Are Microschools a Macro Trend?

by Andy Rotherham

Around the country a string of public schools with test-based admissions have been under pressure to go to different admission schemes in an effort to increase student diversity – for instance lottery-based or enrollment slots allocated by feeder school. (At one level it’s a useful reminder that contra the rhetoric, many public schools are not open-admissions for all students. The system is more textured than the rhetoric about it.)

The debate in New York City over the city’s selective high schools was pretty high-profile. More recently, in Fairfax County the nationally known Thomas Jefferson High School for Science and Technology, or “TJ” to locals, just changed its admission scheme after a contentious debate. San Francisco’s Lowell is moving that direction. Definitely a trend.

It’s not hard to see why it’s happening. The slow, difficult work of ensuring equitable access to resources, teachers, curriculum, and the other ingredients of high quality and inclusive schooling is a politically contentious slog that is fought at every step by a variety of people for a variety of reasons – and not just the people you might think. Meanwhile, the very structure of the system is often not set up to support equity.

Kids don’t have an equal shot at these coveted schools in some places. The core question is whether the best solution is to change the specific schools or change the system of schools and other supports that leads to the outcomes we seek. Politically, the schools’ admission methods are obviously the weaker link. And while there is a temptation to frame this all in purely racial terms, the debates don’t break down cleanly. Nor do possible outcomes. In the case of Thomas Jefferson there is a reasonable chance, depending on who uses the lottery, that the school will end up being whiter after these reforms while also having fewer Asian students but more Black and Hispanic students than today.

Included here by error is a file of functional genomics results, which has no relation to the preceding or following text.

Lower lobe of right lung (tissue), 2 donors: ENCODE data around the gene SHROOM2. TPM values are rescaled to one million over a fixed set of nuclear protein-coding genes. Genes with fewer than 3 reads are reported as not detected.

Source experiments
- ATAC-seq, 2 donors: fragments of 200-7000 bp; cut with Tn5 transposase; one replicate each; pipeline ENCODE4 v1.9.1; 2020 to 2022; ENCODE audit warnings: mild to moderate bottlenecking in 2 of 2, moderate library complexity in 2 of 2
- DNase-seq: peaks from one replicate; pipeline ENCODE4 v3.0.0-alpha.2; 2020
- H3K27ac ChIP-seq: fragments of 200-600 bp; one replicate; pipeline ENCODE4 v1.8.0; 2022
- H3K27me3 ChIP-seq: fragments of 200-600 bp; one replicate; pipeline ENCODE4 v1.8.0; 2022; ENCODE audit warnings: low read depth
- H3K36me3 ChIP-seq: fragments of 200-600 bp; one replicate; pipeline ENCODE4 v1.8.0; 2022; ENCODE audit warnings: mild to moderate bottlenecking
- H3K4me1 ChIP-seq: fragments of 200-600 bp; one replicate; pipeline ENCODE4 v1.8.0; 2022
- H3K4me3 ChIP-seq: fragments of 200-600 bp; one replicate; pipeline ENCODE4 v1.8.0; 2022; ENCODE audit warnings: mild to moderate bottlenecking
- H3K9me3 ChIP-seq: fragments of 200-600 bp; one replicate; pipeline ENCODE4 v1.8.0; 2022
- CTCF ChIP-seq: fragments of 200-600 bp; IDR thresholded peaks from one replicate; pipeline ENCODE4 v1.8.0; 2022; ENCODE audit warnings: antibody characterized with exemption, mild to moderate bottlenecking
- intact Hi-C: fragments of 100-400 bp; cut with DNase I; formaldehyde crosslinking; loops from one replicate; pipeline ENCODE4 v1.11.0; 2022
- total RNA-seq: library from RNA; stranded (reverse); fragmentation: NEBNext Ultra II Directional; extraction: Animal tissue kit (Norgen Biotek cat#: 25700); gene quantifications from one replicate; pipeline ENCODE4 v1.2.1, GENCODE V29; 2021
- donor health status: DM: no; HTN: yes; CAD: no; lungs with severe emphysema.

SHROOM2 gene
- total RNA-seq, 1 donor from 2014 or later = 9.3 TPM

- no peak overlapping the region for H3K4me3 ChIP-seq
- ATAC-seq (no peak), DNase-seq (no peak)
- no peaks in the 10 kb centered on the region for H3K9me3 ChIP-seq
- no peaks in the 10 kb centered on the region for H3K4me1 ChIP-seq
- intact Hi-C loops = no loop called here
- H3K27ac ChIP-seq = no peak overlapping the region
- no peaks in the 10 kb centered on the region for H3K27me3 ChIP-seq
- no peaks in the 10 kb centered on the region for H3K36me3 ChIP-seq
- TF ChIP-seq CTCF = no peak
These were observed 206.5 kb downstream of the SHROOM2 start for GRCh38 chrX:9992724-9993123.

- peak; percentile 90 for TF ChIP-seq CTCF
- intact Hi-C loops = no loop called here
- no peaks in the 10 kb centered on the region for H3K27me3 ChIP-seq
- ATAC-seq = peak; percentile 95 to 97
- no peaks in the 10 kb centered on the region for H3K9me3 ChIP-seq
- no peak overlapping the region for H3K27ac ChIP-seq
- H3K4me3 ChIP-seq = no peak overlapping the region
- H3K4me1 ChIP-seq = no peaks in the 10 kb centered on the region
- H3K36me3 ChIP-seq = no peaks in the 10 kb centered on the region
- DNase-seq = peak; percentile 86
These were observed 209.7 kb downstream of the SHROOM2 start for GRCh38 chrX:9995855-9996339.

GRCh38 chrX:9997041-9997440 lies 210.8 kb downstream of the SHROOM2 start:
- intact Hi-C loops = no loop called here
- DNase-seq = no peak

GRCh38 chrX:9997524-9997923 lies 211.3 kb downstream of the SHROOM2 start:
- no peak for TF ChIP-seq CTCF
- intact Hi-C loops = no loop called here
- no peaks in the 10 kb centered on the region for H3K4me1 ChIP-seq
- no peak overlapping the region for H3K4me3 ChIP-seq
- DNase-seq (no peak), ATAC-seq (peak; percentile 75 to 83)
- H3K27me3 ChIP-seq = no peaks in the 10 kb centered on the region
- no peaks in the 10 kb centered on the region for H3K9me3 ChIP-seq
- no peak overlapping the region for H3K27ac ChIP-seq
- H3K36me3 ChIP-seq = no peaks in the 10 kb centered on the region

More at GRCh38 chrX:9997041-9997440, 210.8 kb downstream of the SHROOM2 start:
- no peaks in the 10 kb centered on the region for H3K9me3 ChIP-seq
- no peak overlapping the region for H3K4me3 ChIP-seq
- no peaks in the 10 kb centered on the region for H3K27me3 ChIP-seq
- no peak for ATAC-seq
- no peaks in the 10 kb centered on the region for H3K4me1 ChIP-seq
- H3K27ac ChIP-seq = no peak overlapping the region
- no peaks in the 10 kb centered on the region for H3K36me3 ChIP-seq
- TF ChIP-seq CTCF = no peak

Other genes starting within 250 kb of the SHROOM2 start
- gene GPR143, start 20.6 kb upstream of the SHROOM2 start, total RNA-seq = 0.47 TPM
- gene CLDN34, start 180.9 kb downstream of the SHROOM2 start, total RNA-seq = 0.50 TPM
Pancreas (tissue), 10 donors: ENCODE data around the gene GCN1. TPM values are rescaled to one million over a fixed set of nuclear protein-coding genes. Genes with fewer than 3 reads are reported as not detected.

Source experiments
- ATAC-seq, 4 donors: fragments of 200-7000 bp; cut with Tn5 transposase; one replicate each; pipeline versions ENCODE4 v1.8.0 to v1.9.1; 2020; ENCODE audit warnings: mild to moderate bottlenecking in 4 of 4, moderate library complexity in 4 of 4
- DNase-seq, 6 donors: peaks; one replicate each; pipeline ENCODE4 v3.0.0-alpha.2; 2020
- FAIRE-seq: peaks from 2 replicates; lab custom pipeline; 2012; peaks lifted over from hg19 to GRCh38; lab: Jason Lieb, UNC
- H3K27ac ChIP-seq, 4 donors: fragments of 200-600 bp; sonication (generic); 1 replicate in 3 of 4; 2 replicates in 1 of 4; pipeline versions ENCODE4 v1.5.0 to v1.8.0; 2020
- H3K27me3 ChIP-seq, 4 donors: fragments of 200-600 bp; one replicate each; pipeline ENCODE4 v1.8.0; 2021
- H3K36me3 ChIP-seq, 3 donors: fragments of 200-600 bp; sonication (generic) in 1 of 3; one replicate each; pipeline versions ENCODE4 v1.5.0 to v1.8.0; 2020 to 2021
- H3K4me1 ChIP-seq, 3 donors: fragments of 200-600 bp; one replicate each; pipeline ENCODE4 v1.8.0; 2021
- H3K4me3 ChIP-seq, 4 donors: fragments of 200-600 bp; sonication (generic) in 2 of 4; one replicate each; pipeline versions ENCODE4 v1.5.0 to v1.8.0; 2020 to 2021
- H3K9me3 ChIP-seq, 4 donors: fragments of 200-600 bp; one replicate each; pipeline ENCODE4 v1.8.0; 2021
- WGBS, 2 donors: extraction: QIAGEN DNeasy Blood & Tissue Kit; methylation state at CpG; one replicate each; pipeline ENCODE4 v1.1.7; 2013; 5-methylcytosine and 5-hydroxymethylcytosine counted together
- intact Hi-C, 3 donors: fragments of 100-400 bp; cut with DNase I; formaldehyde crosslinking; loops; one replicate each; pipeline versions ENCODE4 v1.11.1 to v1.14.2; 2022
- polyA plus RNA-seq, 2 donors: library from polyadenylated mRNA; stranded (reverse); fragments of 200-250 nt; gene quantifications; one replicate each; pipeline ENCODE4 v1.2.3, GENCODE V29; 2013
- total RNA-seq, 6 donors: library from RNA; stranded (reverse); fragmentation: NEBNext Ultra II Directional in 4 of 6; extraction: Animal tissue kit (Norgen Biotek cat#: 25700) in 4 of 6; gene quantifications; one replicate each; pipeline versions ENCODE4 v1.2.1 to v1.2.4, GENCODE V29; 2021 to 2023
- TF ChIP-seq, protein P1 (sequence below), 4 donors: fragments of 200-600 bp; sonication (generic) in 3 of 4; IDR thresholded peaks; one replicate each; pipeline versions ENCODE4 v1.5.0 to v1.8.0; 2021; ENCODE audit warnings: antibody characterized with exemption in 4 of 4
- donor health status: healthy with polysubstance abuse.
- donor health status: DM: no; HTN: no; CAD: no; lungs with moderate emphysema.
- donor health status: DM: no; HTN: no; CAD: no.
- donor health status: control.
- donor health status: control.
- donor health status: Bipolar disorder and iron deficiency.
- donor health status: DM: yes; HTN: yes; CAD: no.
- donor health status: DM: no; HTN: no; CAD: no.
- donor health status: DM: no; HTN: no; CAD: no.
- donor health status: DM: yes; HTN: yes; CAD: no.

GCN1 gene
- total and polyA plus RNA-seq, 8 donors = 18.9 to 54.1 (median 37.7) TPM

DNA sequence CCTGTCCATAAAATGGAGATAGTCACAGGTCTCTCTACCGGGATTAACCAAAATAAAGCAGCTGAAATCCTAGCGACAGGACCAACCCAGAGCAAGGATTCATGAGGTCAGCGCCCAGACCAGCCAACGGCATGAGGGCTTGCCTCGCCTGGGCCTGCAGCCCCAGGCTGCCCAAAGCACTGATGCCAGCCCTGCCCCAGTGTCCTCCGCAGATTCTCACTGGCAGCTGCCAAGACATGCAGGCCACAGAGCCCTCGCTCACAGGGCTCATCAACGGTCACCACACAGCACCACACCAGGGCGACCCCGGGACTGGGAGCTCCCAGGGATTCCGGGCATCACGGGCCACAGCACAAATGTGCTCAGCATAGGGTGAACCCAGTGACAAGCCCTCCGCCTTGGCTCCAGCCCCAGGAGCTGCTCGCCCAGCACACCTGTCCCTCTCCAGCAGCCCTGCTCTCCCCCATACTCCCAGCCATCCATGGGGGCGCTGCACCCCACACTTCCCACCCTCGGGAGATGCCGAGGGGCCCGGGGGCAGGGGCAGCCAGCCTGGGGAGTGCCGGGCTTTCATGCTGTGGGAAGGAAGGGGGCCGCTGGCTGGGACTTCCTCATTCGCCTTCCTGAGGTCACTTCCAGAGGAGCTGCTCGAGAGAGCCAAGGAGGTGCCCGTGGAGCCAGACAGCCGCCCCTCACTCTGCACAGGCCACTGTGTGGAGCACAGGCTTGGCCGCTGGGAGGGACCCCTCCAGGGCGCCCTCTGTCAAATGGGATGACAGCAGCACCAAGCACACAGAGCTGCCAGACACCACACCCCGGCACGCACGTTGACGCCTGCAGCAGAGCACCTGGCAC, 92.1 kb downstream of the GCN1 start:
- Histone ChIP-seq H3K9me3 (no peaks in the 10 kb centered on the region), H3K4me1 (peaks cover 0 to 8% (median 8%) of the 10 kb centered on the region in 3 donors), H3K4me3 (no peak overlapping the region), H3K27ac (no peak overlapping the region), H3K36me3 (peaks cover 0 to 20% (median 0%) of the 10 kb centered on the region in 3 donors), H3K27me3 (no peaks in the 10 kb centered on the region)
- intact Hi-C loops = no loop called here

Perhaps this is going to usher in a new era of schooling with benefits we’re not realizing right now. That’s the ‘lottery admissions for Harvard’ case and it’s not crazy. Assuming that every critic of these schools is caught up in a 2020 Marxist fervor of wokeness misreads the landscape. The debates about them are long running, as are conversations about the various tradeoffs. Advocates of change are just wisely sensing that this is a good moment to make a move.*

Alternatively, it might also, if history is any guide, drive some parents to seek options elsewhere. These magnet options are by definition highly coveted. Where might they go? Obviously, private is one place but it’s not an accessible option for everyone. Charters are also an option where they exist, they’re free and sometimes theme-focused as well. BASIS is a good example of a specialized school in this vein that appeals to a set of parents looking for specific attributes in a school around academics.

But another option I’d keep an eye on is low-cost privates and micro schools. Pods seem to be more of a phenomena on social media than in communities, but it’s not hard to envision micro schools and low-cost privates as being more attractive to a lot of parents after the pandemic – and more sustainable. Here’s an analysis on those schools from Julie Squire, Melissa Steel King, and Justin Trinidad.

Let’s assume for a moment that Joe Biden wins the White House in two weeks and Democrats take control of the Senate plus a workable majority of seats. One theory is that there would then be enough centrist senators that charter policy would be sort of sleepy. Another theory is that charter schools are a place where there will be a lot of pressure given dynamics inside the Democratic party and what Democrats see as an imperative to rollback a series of blows to organized labor, not the least of them Janus in our sector. If this comes to pass it will fuel the idea that schools that can operate outside the system and its regulatory and political reach, low-cost private options, are the place system disrupters should focus their energy.

And they will find a willing audience. At Bellwether earlier this month we asked 1,234 adults about whether the pandemic experience with schools had made them more, less, or the same in terms of their openness to greater school choice in their community. Almost half of parents (49%) and half of women (47%) said more. Other polls indicate some frustration here, too. I’d watch that, too, especially if post-election a bidding war breaks out among Republican 2024 hopefuls around school choice and the idea gets airtime.